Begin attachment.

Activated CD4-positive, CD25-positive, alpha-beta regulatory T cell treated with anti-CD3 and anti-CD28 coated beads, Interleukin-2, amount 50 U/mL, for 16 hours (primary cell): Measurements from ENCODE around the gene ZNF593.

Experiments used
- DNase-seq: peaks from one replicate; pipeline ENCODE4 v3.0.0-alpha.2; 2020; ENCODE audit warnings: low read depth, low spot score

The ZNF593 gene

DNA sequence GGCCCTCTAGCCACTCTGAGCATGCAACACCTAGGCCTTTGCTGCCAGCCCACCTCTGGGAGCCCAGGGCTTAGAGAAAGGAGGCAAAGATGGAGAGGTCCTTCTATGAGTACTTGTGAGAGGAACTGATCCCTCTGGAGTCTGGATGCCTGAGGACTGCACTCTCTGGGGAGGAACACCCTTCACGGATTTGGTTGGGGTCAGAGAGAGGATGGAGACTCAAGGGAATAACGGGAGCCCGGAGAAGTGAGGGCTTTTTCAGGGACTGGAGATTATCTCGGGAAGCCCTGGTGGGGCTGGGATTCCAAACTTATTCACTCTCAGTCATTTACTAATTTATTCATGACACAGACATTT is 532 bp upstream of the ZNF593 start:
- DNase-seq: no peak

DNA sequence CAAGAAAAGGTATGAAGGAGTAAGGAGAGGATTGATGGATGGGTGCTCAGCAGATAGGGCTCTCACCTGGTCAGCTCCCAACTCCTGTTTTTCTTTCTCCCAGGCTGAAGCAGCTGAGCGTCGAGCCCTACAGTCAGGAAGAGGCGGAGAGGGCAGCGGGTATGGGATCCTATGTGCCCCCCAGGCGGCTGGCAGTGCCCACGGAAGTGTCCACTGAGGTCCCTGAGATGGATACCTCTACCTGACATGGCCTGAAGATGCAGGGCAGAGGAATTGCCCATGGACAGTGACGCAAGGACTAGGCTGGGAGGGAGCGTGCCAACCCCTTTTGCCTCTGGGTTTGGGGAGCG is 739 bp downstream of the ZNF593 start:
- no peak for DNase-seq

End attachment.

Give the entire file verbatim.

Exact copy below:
Activated CD4-positive, CD25-positive, alpha-beta regulatory T cell treated with anti-CD3 and anti-CD28 coated beads, Interleukin-2, amount 50 U/mL, for 16 hours (primary cell): Measurements from ENCODE around the gene ZNF593.

Experiments used
- DNase-seq: peaks from one replicate; pipeline ENCODE4 v3.0.0-alpha.2; 2020; ENCODE audit warnings: low read depth, low spot score

The ZNF593 gene

DNA sequence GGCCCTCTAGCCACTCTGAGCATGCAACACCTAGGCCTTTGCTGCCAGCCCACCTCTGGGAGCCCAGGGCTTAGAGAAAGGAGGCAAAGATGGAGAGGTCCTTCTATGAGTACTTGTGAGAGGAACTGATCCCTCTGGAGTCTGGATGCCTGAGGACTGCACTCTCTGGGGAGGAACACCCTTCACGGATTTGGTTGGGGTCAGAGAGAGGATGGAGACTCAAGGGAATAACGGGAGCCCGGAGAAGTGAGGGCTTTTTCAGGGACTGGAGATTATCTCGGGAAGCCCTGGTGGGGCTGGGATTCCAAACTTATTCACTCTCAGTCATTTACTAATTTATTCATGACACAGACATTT is 532 bp upstream of the ZNF593 start:
- DNase-seq: no peak

DNA sequence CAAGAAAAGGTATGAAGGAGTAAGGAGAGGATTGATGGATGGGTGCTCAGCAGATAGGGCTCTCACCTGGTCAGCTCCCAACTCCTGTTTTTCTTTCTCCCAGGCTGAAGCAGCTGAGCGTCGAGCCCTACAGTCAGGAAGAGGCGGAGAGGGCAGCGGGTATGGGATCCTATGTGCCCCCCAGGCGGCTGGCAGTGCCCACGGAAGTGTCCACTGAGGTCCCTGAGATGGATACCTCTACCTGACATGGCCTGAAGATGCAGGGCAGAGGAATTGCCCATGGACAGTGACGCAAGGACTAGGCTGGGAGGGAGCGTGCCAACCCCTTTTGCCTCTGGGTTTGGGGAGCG is 739 bp downstream of the ZNF593 start:
- no peak for DNase-seq